Washington D.C., Jun 13, 2019 / 14:09 pm
Faculty at US seminaries have emphasized that spiritual fatherhood is an essential component of priestly identity, amid calls in some corners for priests not to be referred to as “Father”.
“Priests [are] like the father of a family – the spiritual family of the Church. It [is] a reminder to priests that they [are] to be like a father to a family,” said Fr. Pius Pietrzyk, O.P., chair of the pastoral studies department at St. Patrick's Seminary in Menlo Park, Calif.
The priest “exercises authority in a paternal that is a loving way and does so in a way in which God the Father himself exercises his authority over creation, that is, out of love,” he told CNA.
Cardinal John Dew of Wellington has said he no longer wants to be called “Father”, but “John”, suggesting that dropping the title Father could combat clericalism: “All I am trying to do is get guys to look at what clericalism might look like and what attitudes might need to change.”
Cardinal Dew, who in an Oct. 4, 2005 intervention at the Synod on the Eucharist suggested that the divorced-and-remarried could be admitted to sacramental Communion, cited an article by a French priest written in La Croix International suggesting that not using “Father” could “transform” the Church amid the clerical abuse crisis.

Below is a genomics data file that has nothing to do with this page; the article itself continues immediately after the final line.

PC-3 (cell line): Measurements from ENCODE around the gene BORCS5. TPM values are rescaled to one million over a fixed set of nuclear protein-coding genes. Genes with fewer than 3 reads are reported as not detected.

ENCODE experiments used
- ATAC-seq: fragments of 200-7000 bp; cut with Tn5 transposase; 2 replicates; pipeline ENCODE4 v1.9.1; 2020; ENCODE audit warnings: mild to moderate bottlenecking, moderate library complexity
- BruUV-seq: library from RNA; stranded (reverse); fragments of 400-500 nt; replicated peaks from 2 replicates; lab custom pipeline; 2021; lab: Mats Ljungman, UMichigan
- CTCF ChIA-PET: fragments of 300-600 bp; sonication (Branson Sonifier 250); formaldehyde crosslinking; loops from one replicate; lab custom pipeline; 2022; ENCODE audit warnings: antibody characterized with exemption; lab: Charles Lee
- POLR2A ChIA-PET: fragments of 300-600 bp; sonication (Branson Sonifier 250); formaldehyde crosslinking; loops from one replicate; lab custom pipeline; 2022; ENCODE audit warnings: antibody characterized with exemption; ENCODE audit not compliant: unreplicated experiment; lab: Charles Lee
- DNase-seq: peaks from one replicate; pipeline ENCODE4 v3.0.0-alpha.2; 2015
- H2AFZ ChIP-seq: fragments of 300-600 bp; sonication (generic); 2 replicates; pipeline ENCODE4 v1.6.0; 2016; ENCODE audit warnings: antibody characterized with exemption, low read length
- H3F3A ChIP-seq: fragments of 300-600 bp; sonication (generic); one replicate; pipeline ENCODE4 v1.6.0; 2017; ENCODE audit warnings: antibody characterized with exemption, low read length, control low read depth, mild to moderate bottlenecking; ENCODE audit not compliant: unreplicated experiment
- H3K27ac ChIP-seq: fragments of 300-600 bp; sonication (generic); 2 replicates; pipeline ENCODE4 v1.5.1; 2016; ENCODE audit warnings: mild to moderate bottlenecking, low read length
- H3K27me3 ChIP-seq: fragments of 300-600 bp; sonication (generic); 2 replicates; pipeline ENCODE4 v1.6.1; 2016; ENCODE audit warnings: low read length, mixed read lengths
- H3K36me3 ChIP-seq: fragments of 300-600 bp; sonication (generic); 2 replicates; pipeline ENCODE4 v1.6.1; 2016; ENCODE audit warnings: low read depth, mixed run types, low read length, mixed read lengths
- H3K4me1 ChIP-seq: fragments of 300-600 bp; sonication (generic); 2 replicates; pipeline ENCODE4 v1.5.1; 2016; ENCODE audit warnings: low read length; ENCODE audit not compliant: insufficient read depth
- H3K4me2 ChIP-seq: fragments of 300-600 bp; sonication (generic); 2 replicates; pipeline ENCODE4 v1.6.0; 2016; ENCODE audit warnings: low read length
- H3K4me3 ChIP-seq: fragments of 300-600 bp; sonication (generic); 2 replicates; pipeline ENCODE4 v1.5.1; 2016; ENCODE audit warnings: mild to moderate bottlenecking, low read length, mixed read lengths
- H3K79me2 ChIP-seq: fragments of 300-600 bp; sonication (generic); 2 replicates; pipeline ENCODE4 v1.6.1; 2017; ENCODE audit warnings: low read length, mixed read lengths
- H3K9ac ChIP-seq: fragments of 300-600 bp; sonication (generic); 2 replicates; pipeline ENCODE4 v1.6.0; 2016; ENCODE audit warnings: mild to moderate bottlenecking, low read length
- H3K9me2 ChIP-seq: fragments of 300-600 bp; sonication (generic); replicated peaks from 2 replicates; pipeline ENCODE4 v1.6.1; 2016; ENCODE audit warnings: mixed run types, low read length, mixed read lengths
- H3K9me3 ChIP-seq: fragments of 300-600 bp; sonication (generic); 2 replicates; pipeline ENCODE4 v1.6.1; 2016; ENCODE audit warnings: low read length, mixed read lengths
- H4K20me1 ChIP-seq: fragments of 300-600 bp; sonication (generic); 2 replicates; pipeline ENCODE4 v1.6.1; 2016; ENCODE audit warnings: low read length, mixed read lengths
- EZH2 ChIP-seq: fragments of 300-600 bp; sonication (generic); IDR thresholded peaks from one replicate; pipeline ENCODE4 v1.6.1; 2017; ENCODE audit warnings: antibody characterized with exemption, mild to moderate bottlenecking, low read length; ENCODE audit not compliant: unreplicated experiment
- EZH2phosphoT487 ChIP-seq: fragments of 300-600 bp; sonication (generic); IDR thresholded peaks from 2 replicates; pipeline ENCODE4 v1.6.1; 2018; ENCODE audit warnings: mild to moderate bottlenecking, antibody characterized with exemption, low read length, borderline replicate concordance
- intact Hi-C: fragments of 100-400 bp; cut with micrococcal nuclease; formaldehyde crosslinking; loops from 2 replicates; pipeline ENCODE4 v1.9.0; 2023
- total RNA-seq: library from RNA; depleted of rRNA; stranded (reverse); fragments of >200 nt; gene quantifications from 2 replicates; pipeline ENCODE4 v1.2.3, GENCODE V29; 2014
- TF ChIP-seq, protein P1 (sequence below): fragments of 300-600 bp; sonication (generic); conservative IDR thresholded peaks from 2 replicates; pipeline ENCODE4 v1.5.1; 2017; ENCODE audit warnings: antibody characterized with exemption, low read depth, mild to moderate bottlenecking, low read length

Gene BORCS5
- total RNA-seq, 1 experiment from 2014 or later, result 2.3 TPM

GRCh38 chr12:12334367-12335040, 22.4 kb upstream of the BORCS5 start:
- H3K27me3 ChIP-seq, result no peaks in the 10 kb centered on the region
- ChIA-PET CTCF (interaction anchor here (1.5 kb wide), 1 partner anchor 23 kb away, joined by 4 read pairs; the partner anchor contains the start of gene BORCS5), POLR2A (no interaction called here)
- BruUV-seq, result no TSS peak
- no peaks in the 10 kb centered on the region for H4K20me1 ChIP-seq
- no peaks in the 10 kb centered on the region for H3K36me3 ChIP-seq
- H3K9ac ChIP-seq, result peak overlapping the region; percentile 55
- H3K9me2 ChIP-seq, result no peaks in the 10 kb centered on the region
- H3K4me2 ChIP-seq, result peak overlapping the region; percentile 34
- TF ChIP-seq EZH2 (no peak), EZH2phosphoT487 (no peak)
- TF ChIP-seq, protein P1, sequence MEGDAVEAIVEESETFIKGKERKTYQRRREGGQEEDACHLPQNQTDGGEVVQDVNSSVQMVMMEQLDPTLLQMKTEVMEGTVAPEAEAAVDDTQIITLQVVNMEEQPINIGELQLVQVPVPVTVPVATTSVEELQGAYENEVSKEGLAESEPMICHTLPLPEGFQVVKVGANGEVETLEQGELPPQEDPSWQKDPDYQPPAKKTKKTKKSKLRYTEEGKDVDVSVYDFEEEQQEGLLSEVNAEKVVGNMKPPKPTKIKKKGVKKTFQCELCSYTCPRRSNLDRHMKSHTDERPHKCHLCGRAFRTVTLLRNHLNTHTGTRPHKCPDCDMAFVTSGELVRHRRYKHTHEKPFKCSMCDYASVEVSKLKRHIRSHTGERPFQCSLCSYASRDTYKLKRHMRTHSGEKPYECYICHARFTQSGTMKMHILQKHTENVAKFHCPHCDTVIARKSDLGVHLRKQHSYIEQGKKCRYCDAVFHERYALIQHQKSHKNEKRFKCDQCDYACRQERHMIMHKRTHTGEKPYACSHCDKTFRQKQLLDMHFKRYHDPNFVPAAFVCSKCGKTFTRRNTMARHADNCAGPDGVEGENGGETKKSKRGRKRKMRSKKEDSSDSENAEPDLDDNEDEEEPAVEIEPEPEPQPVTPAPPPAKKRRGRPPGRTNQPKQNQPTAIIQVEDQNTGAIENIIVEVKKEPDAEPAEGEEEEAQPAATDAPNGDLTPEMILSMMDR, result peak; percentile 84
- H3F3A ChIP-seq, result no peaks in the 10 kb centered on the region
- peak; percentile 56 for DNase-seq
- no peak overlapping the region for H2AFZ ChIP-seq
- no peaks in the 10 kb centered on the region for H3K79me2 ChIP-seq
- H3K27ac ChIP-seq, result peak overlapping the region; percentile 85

The New Zealander cardinal also noted the increasingly egalitarian aspect of society.
By contrast, the Second Vatican Council's decree on the ministry and life of priests, Presbyterorum ordinis, while acknowledging priests' role as disciples of the Lord in common with all the faithful, emphasized that “priests of the New Testament … exercise the most outstanding and necessary office of father and teacher among and for the People of God.”
The Vatican II document added that the faithful “should realize their obligations to their priests, and with filial love they should follow them as their pastors and fathers.”